Just a couple of blocks from the spot where JFK's motorcade slowly rolled by the Texas School Book Depository is the heart of historic downtown Dallas -- though nothing of permanence was built here until the 1890s. In the middle of the plaza is a reminder of Dallas's recent origins as a Western outpost: John Neely Bryan Cabin, a replica of the one-room log structure built by the Tennessee-born attorney credited with founding the city in 1841. The original cabin stood on the banks of the Trinity River.

Across Main Street is the John F. Kennedy Memorial, funded by private donations and designed by the famed architect Philip Johnson in 1970. The open-roofed square room, made of limestone, is a "cenotaph" (an empty tomb), according to Johnson. Unfortunately, the memorial is also empty of emotion -- not the moving testament to a president and event that so marked the American national psyche. Inside the four solemn walls is a black marble slab, which looks like a low coffee table, engraved with the words JOHN FITZGERALD KENNEDY. Johnson's intent was for the open roof to symbolize the "freedom of spirit of JFK," but I doubt that many visitors will feel their own spirits soar here.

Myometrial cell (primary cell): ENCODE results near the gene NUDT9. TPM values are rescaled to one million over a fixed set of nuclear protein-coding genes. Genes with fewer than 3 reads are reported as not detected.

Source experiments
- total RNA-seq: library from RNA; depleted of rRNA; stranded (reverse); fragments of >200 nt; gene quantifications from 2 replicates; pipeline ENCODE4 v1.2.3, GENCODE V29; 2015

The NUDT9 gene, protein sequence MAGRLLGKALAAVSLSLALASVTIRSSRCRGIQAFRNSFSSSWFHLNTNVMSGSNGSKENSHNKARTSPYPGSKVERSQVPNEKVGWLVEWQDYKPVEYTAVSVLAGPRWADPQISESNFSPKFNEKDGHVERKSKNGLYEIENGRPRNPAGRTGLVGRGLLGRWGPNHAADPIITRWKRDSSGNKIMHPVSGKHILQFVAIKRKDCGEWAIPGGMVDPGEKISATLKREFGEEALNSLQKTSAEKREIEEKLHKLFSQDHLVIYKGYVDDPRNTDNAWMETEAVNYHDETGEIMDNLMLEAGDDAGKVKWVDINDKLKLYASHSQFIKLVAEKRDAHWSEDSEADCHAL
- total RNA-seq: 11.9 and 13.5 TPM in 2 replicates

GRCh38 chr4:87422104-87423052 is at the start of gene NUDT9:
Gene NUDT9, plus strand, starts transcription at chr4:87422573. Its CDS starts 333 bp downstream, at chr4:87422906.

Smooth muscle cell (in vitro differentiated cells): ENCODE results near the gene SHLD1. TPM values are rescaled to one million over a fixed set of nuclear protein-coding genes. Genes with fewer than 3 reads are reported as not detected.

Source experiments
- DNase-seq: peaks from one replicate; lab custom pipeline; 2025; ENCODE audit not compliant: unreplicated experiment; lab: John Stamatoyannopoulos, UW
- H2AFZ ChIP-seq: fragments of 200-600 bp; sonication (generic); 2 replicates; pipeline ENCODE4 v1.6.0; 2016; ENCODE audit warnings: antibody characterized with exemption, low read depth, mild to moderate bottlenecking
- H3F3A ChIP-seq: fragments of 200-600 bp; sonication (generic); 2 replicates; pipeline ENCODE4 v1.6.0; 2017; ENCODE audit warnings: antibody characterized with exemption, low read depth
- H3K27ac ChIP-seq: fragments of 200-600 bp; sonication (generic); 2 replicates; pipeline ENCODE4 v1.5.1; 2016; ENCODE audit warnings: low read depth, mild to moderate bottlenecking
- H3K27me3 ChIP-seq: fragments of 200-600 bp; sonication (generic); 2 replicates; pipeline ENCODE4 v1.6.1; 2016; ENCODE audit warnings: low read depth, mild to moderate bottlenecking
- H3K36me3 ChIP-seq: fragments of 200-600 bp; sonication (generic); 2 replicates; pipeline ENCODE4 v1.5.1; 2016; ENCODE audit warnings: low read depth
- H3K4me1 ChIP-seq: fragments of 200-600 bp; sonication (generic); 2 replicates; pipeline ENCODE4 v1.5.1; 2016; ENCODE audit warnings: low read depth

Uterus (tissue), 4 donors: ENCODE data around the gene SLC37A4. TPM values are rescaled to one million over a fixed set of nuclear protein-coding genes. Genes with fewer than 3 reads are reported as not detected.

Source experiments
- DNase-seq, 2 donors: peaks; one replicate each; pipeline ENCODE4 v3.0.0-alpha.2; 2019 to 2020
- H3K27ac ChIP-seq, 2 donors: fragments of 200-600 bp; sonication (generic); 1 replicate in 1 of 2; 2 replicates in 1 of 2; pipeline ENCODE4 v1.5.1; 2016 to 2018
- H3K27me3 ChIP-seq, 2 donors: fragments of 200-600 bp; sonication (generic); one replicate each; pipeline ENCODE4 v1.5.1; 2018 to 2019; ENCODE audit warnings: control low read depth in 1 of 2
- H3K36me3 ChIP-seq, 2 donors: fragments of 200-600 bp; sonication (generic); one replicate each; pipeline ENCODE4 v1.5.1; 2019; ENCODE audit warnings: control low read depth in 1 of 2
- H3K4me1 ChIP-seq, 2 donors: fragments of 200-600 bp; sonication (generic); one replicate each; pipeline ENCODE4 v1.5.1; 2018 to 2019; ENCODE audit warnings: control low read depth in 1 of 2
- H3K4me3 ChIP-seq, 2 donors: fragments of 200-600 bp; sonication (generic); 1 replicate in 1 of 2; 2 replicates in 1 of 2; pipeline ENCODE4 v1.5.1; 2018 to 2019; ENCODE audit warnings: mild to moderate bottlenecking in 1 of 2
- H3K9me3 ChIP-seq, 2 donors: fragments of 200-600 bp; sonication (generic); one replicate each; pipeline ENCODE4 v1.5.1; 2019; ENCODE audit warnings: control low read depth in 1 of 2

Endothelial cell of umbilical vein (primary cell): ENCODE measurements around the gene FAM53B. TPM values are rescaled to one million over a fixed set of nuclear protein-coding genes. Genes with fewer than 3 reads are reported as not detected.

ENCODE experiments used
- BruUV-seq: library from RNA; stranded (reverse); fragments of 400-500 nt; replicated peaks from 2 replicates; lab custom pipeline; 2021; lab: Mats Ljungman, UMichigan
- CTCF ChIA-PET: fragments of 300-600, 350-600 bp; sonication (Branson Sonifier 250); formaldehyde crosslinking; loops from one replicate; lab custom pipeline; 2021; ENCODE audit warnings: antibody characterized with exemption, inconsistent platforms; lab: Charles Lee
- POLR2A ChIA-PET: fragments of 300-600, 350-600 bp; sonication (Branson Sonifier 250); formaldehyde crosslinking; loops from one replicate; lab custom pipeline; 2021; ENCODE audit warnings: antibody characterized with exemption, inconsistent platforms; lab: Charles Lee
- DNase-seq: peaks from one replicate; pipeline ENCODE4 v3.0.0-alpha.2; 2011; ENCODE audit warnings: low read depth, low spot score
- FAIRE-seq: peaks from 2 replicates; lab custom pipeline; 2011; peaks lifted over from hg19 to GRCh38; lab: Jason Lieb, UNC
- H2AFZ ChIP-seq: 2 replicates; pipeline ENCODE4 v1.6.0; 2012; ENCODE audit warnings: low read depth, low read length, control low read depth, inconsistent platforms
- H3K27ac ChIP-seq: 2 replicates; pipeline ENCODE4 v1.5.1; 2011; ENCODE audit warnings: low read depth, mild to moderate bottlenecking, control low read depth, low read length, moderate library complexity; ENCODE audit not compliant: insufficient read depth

Just west of the Kennedy Memorial, across Record Street, is the Old Red Courthouse, built in self-important Romanesque Revival style in 1890 on the site of the original log courthouse (property donated by city founder John Neely Bryan). The blue granite and red sandstone building today houses the Dallas Visitors Center (which has Internet access, and sightseeing and hotel and restaurant information).

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Occasionally, true nonbelievers still hang around the Texas School Book Depository trumpeting far-fetched, wacky, and occasionally plausible tales about the JFK assassination to anyone who will listen.